Integrating haptic and visual data for low latency transmission
Project reference: SIE_26 This project has already been allocated and is no longer available for applications
First supervisor: Sebastien Ourselin
Second supervisor: Hongbin Liu
Industrial Project Partner: Huawei Group
Start date: October 2020
Funding: EPSRC industrial CASE 4-year fully funded studentship (includes an additional stipend from industry of £4,000 per year, on top of the standard EPSRC stipend of £17,285 per year)
Project summary: The advancement in haptic sensing together with telecommunication technology such as 5G enables the possibility of ultra-low latency wireless communication of haptic information. Low latency haptic wireless communication would allow users to feel and efficiently interact with an environment remotely in real time, opening up new applications ranging from healthcare services to new consumer devices. The size of haptic data is generally small, however the technology bottleneck is how to integrate and synchronize the haptic data with visual information which has increasingly large data sizes associated with complex data compression processes. Furthermore, this problem is exacerbated by the requirement of low latency transmission of combined haptic and visual data for real-time operation.
Project description: In this PhD research, we will investigate methods to address the above challenge. We will first investigate approaches of synchronizing the haptic data with the visual data. Research will be carried out on how to reliably and automatically identify the cues about when and where the device is in contact with the environment within image frames, and how to continuously identify with the corresponding haptic signal and thus synchronize the two modalities together. Furthermore, we will investigate robotic middleware design, to embed the software to hardware with guaranteed real-time performance to achieve time-critical, fail-safe integration and synchronization of haptic and visual information.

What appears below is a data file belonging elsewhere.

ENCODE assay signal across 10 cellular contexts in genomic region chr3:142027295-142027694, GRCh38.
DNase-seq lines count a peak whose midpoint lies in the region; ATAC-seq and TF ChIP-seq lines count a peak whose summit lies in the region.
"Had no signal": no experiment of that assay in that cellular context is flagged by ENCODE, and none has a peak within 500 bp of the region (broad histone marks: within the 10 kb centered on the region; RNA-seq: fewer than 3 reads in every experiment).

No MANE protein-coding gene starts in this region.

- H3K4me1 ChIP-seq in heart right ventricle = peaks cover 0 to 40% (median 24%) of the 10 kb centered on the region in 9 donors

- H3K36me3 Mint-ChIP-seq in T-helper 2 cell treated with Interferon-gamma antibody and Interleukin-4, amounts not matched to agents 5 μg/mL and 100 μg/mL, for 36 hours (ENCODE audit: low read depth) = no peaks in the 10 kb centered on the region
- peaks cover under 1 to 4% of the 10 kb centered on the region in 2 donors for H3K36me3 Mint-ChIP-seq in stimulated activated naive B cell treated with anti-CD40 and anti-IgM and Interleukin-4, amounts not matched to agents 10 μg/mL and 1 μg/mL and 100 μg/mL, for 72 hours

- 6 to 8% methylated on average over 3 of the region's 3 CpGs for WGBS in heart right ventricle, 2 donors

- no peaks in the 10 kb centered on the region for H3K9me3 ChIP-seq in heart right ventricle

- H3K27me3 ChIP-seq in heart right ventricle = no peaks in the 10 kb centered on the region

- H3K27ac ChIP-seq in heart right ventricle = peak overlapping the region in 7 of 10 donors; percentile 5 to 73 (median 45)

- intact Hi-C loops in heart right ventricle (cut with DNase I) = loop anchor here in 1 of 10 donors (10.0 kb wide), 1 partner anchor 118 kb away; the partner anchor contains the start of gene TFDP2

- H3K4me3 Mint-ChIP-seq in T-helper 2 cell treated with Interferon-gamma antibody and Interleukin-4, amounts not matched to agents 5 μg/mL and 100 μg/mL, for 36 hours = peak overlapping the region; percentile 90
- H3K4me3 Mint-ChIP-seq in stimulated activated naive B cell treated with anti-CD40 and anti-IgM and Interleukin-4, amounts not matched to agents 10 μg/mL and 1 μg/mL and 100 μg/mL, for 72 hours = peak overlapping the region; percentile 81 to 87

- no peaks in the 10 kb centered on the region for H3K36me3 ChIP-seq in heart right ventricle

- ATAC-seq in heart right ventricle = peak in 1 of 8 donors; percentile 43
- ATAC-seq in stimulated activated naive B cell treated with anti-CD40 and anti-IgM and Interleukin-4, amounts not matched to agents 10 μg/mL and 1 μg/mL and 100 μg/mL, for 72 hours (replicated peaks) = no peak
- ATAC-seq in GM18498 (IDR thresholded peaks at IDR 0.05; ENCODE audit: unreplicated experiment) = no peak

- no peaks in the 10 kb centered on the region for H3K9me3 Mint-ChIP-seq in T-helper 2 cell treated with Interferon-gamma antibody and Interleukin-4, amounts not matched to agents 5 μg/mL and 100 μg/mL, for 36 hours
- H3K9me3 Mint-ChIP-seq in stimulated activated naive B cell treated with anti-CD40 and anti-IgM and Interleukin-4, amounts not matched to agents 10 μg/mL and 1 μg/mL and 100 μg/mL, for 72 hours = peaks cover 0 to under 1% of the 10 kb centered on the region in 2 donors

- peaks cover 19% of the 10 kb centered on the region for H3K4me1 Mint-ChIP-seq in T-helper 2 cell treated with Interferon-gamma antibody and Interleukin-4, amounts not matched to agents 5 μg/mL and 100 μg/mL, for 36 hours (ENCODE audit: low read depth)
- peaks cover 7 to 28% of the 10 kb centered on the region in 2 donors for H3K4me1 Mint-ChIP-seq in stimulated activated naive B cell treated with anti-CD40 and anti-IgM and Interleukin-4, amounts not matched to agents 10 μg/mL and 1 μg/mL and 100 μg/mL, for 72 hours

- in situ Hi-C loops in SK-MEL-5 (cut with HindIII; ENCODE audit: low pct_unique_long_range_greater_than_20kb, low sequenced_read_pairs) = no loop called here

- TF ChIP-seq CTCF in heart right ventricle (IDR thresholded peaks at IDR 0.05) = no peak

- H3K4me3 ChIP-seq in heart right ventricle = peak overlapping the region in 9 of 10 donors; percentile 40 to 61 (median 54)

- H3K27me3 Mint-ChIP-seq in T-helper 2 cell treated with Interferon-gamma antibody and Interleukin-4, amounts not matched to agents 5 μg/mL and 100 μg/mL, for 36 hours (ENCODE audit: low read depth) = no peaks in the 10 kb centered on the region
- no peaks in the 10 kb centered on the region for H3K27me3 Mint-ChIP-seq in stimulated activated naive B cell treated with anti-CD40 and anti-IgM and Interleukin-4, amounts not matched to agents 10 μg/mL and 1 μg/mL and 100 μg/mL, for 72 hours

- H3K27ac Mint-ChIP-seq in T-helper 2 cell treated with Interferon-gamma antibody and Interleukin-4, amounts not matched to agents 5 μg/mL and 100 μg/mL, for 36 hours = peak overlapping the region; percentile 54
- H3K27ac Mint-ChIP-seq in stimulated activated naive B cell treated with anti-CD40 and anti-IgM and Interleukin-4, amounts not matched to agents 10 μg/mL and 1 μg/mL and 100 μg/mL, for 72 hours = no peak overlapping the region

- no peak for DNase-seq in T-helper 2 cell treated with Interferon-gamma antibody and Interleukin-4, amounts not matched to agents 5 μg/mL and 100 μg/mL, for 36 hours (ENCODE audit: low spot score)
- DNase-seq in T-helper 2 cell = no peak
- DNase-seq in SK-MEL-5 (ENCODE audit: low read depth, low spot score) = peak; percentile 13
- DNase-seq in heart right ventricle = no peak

To facilitate low latency data transmission via wireless communication, this research will further investigate methods of reducing the size of image data. In conjunction with the haptic/visual data synchronization method, the student will implement the state-of-the-art image compression techniques and evaluate the performances of data transmission through tele-operation via a haptic console. A range of experiments with low to high speed of device-environment interactions, together with simulated latency in the network, will be carried out to evaluate the performance of haptic/visual communication and identify the optimal standards.
In many scenarios involving haptic interaction, the region of interested is often focused on a localised area where the tool-environment interaction occurs. To this end, we would like to investigate how to use haptic information to identify the regions on the image where device-environment interactions are occurring, and regions in the image with high frequency changes or low frequency changes. Different image compression techniques can be applied based on these criteria to further reduce the data size for transmission while at the same time maintain a high quality displace to the user.